Organizations which receive contributions in excess of $1,000 or makes contributions in excess of $1,000 in a calendar year is considered a PAC for the major purpose of influencing elections. PACs are subject to strict financial reporting requirements that 501(c)(3) and (c)(4) nonprofits are not.  The complaint points out that the Wyss Foundation, Berger Action Fund, and New Venture Fund, which are all 501(c) nonprofits, have failed to file a statement of organization with the FEC, despite Wyss contributing at least $56.5 million from the Wyss Foundation to the New Venture Fund and another $135 from the Berger Action Fund to the Sixteen Thirty Fund. The 501(c)(4) Sixteen Thirty Fund spent $30 million influencing the 2018 midterm elections in order to favor Democratic candidates, “thereby triggering classification as a political committee,” according to APT.
U.S. law strictly prohibits foreign nationals from making direct or indirect contributions to political action committees.  Wyss, who was born in Switzerland, resides in the U.S. under an “E-2 VISA” (which is intended for foreign investors who live and work in the country) and “is not a permanent resident of the U.S. under a ‘green card,'” according to his attorney.  The complaint cites $41,000 in illegal federal campaign contributions Wyss paid between 1998 and 2003, claiming that, “Since that time, [Wyss] has made indirect contributions and expenditures by means of an intricate network of organizations in a scheme to obscure his role as the source of these funds.”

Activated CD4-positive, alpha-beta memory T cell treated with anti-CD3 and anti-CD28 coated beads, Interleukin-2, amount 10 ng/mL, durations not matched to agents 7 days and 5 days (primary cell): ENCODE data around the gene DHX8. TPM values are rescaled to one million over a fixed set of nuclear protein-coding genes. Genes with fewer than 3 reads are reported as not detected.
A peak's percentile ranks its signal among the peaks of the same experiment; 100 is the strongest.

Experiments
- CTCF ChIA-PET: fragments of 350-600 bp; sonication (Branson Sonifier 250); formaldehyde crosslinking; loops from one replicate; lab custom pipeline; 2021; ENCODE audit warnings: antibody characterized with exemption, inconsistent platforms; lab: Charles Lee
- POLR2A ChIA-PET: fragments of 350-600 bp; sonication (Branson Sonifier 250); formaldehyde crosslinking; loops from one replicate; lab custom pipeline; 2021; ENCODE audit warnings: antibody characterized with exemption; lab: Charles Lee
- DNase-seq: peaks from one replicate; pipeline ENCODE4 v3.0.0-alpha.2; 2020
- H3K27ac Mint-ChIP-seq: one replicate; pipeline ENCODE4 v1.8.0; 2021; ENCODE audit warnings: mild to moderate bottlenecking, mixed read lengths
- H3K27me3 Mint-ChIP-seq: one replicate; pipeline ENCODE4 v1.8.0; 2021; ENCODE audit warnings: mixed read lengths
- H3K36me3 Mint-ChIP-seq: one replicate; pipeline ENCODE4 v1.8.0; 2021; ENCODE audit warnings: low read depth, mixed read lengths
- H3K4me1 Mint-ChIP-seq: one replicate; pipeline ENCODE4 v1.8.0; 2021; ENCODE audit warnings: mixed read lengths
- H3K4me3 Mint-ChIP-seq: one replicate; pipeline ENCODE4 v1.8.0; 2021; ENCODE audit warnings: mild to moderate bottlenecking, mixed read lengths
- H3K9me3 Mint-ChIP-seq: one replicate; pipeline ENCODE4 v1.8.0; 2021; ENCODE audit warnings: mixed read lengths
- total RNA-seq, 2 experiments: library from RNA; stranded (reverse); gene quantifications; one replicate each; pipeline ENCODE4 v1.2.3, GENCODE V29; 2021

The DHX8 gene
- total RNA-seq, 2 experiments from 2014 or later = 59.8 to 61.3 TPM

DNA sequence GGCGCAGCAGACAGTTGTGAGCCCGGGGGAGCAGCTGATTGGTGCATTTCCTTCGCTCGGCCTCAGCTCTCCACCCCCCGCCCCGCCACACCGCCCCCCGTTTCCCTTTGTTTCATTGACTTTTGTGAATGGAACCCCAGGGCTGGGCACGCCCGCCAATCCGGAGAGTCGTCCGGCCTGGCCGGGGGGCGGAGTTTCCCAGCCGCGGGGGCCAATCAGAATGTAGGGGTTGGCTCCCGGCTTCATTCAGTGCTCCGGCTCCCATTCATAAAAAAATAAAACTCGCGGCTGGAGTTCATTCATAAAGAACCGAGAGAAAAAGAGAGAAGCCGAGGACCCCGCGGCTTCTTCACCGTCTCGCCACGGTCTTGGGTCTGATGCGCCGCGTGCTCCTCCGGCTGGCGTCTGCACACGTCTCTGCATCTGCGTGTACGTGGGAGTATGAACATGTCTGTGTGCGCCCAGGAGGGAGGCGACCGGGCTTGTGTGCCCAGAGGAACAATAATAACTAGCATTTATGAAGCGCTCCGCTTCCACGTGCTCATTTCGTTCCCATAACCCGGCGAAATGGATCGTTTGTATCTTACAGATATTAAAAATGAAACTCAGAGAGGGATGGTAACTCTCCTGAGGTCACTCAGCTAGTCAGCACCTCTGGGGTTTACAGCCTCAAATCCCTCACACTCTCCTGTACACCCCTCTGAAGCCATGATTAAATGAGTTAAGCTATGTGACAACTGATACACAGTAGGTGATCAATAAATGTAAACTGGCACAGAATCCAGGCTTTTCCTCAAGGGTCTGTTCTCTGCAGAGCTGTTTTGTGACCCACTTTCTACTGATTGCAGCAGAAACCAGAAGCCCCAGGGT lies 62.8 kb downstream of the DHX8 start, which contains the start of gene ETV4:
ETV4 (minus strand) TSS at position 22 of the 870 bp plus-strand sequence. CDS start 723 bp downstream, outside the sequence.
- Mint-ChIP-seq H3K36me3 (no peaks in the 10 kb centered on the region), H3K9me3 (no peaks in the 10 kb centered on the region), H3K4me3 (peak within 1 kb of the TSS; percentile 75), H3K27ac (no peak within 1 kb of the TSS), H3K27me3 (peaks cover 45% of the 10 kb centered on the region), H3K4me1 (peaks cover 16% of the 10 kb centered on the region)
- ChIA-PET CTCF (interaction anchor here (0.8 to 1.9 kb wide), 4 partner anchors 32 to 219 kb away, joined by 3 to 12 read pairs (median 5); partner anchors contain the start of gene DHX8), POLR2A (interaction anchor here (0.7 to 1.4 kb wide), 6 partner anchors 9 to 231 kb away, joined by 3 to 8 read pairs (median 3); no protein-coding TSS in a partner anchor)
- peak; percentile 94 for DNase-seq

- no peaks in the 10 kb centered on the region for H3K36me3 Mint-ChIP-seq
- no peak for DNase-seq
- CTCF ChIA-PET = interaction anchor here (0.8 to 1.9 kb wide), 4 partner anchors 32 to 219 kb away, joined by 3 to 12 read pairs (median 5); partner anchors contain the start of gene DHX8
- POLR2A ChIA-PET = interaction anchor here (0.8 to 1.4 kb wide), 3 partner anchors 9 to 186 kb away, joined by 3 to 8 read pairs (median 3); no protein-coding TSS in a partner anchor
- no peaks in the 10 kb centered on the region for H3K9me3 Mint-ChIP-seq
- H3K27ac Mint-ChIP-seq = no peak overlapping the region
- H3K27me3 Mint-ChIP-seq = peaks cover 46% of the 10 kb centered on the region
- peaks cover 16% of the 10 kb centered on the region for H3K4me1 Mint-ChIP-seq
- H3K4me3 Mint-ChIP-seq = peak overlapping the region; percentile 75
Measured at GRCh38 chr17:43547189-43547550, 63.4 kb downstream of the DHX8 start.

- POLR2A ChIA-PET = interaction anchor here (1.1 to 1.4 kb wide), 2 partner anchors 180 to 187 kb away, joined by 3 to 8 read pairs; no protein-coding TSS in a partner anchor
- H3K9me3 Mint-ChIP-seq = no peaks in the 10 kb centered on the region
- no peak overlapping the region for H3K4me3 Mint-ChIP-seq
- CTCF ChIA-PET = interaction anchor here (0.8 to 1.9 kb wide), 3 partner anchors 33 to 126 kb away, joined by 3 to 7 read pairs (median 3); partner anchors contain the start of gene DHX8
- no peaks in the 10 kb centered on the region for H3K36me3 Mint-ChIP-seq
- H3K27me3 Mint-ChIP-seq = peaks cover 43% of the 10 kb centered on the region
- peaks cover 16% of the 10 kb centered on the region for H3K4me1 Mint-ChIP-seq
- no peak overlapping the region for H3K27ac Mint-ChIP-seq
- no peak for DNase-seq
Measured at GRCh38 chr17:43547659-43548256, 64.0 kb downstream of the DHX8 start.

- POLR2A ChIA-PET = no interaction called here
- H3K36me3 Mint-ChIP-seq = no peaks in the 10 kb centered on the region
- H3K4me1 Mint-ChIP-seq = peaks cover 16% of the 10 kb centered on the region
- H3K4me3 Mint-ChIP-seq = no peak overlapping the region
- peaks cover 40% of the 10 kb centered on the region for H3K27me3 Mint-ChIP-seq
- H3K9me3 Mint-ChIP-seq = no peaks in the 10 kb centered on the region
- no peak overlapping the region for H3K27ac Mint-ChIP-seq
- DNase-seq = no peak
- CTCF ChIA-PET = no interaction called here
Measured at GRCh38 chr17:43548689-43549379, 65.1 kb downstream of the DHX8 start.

APT alleges that Wyss established the Hub Project, a front for the “dark money” funder New Venture Fund and the recipient of significant funding from the Wyss Foundation, in order “to avoid any connection with the sizeable election activities carried out by the Hub Project and Change Now,” a super PAC associated with the Hub Project. “Operating since 2015
without the requisite FEC filing,” APT writes, “the Hub Project has been immune to any oversight and accountability despite significant spending in federal election.” It adds:
The Hub Project has served as a vehicle for the political spending of Mr. Wyss. This is demonstrated by the fact that Mr. Wyss has not publicly disclosed his role in founding the Hub Project. Neither his influence nor his financial support can be found anywhere on the group’s website. Rather, information regarding his involvement with the Hub Project was the result of “interviews with five people with knowledge of The Hub Project, an internal memo from another liberal group that was obtained by The New York Times.”
Illegal Campaign Contributions to Democrats
In 2016, the Daily Caller reported that Wyss, a foreign national who does not hold U.S. permanent residency or citizenship, illegally contributed $41,000 to the campaigns of multiple Democratic politicians between 1998 and 2003. 
Wyss has supported center-left political candidates and organizations. Federal Election Commission records show contributions to left-leaning PAC groups such as the Wild PAC, White Cloud PAC, and League of Conservation Voters Action Fund.  Wyss has also supported candidates such as former U.S. Senator Mark Udall (D-Colorado), former U.S. Representative Brian Baird (D-Washington), former Rep. Maurice Hinchey (D-N.Y.), Governor Jay Inslee (D-Washington), and former Rep. James Matheson (D-Utah). 
Funding Gerrymandering Activism